forgot login | My Account | HELP

Sermon IllustrationsSmall Group Bible StudiyMovie Reviews


print friendly

Making Movie Nights Work: Part Three -- The Event

by Marc T. Newman, Ph.D.

You paid attention to your planning, and you (or your team) promoted well. You have a houseful of people ready to watch the movie you have selected and then talk about it. You look around and see a lot of new people - some of whom may have never opened up a Bible in their lives. Many have no clue as to how the ideas they encounter in a film could have any relation to the Scriptures or the kind of worldview they embrace. For some of these folks, curiosity got the best of them. They are waiting to see if this group can deliver something meaningful.

To make the most of your movie Bible study you will need to pray, make sure everything works, greet new people, prep the audience, provide snacks, kick off the discussion, customize your approach, reward group members who bring guests, and then whet your group's appetite for the next meeting.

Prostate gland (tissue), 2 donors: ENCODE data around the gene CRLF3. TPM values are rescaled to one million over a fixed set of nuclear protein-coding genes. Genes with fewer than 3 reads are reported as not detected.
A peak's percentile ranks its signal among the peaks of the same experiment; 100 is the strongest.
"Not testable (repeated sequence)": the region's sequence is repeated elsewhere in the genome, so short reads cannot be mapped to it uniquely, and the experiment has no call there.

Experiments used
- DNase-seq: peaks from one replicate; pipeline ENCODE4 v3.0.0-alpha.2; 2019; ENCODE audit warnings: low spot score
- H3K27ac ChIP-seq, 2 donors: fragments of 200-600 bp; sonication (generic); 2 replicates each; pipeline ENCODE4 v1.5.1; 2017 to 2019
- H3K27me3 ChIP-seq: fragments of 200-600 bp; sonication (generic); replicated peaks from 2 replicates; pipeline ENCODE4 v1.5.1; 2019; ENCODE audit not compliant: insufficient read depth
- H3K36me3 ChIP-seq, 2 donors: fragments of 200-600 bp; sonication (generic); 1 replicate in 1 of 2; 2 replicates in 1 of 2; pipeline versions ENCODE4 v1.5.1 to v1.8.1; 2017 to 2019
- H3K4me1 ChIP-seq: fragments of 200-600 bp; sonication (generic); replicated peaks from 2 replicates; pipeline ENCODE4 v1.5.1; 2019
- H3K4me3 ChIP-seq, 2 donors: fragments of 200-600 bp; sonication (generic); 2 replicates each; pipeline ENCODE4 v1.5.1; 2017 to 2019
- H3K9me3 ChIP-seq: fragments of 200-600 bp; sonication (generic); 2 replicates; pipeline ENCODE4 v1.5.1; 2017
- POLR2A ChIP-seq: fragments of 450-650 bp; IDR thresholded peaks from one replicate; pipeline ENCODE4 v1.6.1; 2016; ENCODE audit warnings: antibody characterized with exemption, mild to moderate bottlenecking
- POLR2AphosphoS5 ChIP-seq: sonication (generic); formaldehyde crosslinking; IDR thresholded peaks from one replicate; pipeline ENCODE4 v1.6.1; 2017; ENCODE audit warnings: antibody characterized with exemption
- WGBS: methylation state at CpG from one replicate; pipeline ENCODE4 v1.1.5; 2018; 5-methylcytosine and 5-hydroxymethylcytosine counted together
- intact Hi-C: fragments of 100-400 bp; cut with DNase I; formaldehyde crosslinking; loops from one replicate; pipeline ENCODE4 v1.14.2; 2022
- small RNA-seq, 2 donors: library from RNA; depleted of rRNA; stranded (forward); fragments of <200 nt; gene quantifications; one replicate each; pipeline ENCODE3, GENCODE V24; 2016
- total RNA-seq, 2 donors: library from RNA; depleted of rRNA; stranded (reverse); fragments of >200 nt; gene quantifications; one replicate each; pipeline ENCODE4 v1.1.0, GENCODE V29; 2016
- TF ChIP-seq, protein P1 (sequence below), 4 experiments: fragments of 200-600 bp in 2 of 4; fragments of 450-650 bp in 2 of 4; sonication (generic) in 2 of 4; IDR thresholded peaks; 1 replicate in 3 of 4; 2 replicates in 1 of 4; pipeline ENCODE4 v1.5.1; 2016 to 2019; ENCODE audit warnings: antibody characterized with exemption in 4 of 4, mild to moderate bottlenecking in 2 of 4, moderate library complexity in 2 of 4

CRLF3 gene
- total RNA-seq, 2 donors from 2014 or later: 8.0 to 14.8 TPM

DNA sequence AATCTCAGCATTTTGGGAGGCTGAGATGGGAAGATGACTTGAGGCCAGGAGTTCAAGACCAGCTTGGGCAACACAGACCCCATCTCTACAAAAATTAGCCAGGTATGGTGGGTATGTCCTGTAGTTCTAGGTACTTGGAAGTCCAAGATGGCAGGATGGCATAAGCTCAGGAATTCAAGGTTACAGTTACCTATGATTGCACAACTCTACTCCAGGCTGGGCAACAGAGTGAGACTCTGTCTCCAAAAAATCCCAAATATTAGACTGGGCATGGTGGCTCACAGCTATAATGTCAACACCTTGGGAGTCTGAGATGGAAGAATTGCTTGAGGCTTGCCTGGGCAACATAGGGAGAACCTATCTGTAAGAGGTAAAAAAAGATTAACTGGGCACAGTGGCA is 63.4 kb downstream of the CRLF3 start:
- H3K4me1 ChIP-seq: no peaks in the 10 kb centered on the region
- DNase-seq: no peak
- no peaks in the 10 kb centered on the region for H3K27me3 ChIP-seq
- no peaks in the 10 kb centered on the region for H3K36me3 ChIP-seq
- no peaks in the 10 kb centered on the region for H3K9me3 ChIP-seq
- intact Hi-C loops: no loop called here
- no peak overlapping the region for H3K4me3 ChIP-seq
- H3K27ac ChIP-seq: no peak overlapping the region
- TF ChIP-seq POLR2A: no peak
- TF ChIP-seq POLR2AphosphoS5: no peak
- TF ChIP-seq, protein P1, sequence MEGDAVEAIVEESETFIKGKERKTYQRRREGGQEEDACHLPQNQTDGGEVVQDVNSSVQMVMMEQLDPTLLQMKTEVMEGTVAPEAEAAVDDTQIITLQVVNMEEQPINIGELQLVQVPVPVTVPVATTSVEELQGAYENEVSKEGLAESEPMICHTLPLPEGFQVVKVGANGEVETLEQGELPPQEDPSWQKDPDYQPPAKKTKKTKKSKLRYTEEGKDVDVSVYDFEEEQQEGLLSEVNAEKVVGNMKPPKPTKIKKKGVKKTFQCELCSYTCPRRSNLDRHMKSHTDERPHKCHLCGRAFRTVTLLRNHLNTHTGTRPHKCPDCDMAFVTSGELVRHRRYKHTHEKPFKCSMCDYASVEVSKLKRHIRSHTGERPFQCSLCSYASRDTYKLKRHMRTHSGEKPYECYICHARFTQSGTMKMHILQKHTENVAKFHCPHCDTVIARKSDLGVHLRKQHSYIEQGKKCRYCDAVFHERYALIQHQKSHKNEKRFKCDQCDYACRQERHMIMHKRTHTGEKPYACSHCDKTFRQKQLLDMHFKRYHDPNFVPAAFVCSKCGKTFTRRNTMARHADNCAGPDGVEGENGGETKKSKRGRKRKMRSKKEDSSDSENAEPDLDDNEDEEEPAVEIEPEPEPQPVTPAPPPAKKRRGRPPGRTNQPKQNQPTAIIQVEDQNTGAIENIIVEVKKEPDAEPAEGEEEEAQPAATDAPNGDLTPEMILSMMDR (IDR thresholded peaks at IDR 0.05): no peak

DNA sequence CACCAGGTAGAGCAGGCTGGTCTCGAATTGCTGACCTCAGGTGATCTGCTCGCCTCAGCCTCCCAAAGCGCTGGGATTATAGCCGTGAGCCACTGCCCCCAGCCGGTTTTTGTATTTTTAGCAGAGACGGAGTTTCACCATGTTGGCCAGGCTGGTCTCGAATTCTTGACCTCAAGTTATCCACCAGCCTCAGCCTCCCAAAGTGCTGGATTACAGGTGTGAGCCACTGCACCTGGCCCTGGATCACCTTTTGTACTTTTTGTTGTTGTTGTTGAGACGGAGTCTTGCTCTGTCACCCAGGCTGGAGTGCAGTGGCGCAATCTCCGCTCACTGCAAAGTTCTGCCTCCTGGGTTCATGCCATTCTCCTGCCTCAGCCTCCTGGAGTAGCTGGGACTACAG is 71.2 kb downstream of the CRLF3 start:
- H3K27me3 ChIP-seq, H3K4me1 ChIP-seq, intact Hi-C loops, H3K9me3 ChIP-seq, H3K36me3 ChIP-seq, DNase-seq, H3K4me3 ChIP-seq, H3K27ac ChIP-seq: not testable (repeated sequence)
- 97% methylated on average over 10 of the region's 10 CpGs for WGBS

1. Pray. It is imperative that you pray for the people attending the movie Bible study. Some who come will be believers who have abandoned Bible study and this might be their first time back in a long while. Pray the event reignites their desire to study God's Word. Others know little to nothing about the Bible. Pray that the Holy Spirit will lead, convict, teach, and draw them to Christ. Many attending will be part of your regular group. Pray that God will give them wisdom in what they say, and that they will be able to be a positive influence on their guests. Pray that everyone grows in discernment.

2. Make sure that everything is ready and working ahead of your scheduled time to meet. Nothing kills a movie Bible study faster than a streaming service that is running slow, or a DVD that freezes or skips in the middle. If you can download a film to a playback device, that is ideal, but if you are using a streaming service, make sure it is fast enough. If you are using a rental DVD, preview it to be sure that the playback is smooth. To keep time wasters to a minimum, have the movie already cued up. That way you won't have to wade through advertisements, movie trailers, or scene selection screens and you can just get to the movie.